Kyrgyzstan 2015: a country adrift?

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In August 2015 Kyrgyzstan completed the accession process to the Eurasian Economic Union (EEU). Bishkek now firmly gravitates in Russia’s orbit. In October parliamentary elections returned a six-party national assembly, where the president, Almazbek Atambayev, could count on a strong pro-presidential power base, consisting of the «president’s party», the Social-Democratic Party of Kyrgyzstan (SDPK), and the new «Kyrgyzstan» party. Suggesting that Kyrgyzstan is a country adrift might appear counter-intuitive. However, the impression resulting by an in-depth analysis is that the Central Asian country’s political system and society are presently floating, without trajectory or leadership. In fact, the government has been unable to resolve the never-ending controversy over the Kumtor gold mine. The authorities are also showing signs of preoccupation due to the threat posed by the Islamic State (IS). This being the situation, the chapter reviews two economic issues that largely shaped political and social developments in 2015: the first is the accession to the Eurasian Union and the effects that the economic crisis in Russia had on the Kyrgyz economy. The second is the turbulence surrounding Kumtor. Next, the chapter analyzes the results and effects of the October parliamentary elections. The remainder of the chapter focuses on some controversial legislative initiatives and concludes by discussing the threat posed by the IS to Kyrgyzstan.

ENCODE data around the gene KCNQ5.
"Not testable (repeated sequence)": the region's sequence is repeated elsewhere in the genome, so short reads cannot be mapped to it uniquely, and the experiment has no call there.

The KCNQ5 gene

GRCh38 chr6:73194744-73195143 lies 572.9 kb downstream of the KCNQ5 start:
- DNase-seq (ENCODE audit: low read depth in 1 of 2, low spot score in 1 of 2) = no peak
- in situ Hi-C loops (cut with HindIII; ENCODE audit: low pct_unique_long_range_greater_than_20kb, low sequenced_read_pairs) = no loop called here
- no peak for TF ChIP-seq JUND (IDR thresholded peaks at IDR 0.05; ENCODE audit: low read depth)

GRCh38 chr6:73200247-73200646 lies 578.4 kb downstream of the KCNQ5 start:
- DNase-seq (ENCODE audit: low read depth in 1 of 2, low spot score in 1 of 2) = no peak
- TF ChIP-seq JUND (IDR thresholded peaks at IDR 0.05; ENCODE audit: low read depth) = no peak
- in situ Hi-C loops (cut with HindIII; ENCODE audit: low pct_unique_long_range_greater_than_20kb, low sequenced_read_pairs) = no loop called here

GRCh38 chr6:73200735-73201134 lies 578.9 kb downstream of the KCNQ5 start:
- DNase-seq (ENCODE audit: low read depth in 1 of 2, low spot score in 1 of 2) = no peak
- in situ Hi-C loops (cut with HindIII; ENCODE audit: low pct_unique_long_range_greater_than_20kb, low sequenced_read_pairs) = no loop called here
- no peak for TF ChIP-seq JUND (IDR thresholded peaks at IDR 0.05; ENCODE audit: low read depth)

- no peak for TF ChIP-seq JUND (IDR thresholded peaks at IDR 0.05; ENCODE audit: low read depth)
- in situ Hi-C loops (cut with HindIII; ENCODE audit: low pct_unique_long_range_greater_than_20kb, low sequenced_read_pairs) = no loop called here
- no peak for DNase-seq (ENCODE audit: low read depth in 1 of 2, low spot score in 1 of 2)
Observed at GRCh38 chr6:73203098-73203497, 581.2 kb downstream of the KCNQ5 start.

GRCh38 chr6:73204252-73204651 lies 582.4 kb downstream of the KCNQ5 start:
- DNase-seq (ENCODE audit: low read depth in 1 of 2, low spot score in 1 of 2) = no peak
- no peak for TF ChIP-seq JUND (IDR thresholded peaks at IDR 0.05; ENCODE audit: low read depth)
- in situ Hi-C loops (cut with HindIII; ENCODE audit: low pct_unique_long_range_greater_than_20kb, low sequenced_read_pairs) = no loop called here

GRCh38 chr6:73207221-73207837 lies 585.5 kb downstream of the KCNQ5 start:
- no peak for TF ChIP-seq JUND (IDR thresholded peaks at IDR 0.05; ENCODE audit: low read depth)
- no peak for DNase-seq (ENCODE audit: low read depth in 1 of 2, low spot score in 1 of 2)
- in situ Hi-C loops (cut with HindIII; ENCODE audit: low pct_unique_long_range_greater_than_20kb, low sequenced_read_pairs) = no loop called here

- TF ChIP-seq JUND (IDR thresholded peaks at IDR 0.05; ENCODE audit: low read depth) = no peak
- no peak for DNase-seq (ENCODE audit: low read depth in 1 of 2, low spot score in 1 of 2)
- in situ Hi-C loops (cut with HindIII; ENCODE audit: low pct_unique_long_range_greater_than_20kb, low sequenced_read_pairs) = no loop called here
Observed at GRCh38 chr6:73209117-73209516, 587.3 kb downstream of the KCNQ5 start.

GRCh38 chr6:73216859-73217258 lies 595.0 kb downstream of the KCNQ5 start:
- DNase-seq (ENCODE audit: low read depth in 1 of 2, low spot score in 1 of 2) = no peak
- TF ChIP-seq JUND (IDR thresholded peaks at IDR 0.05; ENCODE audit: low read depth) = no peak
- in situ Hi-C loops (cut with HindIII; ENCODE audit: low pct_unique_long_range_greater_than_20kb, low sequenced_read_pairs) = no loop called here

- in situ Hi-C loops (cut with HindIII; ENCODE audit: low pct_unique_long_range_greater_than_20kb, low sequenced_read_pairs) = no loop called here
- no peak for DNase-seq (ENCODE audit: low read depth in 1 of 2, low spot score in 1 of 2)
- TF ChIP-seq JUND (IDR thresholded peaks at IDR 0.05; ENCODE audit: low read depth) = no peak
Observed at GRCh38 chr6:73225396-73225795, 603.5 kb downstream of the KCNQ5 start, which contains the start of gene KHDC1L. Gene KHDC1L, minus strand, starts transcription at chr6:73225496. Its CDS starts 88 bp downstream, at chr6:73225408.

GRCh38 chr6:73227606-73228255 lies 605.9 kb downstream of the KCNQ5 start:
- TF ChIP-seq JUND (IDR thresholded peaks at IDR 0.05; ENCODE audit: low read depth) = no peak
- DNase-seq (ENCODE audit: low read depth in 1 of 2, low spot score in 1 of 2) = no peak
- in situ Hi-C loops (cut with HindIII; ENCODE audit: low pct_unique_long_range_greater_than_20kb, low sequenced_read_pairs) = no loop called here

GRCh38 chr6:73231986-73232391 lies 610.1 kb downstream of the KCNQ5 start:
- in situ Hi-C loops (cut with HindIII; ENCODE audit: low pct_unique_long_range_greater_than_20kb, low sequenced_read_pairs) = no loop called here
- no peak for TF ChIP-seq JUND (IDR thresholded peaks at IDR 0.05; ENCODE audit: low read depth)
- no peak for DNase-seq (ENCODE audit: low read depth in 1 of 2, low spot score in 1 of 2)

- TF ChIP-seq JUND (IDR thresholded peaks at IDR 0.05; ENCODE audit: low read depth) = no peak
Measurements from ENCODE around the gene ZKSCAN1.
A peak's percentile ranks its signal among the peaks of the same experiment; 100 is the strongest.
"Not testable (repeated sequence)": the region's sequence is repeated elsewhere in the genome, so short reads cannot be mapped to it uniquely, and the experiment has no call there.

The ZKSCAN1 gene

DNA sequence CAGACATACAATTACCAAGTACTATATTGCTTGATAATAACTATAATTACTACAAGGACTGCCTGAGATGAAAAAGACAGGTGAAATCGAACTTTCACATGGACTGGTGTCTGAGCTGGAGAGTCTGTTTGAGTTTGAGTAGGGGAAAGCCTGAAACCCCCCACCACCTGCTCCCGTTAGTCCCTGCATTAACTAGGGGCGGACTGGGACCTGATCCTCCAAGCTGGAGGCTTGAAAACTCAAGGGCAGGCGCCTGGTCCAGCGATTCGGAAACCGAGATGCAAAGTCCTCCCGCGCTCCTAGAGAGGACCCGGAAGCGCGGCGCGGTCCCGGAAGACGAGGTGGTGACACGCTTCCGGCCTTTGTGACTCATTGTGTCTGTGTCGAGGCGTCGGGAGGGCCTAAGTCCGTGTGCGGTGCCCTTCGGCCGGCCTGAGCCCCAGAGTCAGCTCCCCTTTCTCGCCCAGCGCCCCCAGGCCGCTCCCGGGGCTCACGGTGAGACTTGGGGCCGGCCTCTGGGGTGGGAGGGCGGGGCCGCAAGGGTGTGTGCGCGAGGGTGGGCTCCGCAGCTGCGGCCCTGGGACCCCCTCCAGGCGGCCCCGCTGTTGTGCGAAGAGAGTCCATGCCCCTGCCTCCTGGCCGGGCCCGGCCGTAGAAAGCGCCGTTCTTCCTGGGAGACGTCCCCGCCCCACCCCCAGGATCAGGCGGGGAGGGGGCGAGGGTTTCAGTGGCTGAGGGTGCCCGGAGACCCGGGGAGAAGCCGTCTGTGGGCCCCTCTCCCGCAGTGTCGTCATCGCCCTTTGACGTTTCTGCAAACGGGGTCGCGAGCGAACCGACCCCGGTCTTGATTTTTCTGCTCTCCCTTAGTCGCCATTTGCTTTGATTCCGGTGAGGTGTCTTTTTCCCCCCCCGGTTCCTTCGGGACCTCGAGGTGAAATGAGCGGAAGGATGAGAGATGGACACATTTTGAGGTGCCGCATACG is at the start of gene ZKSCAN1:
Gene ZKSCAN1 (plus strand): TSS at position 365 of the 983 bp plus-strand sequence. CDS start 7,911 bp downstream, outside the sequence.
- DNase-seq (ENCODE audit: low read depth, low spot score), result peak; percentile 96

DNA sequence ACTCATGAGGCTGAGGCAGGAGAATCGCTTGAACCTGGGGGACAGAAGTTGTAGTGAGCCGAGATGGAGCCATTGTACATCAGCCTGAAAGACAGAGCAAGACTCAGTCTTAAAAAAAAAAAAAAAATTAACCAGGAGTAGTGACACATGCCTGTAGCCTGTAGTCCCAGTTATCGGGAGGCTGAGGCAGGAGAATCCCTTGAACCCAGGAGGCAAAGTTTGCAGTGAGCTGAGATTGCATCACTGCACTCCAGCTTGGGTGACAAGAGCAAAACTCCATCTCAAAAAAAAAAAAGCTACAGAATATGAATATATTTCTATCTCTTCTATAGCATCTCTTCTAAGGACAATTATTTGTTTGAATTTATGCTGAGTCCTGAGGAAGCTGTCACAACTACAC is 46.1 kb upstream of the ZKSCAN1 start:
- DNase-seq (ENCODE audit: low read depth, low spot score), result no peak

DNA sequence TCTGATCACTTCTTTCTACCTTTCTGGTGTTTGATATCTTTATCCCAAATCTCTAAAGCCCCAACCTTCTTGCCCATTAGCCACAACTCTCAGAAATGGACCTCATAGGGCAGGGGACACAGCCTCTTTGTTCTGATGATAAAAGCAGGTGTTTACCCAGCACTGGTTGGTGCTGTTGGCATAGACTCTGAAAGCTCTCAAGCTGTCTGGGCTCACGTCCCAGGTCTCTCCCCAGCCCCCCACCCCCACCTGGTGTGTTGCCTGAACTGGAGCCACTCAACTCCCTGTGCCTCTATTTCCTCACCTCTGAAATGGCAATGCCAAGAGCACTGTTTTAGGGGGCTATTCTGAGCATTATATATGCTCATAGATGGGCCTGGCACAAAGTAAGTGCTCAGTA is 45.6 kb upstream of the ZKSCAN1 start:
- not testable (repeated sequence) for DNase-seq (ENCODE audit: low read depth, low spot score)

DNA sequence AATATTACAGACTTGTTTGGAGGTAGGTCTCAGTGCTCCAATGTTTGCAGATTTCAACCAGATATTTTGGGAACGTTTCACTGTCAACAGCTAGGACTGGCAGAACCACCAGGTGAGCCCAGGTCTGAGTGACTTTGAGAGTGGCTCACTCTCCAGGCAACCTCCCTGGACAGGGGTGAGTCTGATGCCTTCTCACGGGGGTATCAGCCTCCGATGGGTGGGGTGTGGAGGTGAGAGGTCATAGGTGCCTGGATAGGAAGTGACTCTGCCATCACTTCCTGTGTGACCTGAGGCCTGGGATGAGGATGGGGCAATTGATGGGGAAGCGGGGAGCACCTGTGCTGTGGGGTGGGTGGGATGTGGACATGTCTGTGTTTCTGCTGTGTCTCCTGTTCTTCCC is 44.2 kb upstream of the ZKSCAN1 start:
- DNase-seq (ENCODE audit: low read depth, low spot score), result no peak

Original languageEnglish
Pages (from-to)469-481
JournalAsia Maior
Publication statusPublished - 1 Mar 2016


  • Kyrgyzstan
  • Transition
  • Elections
  • Eurasian Union
  • Political instability


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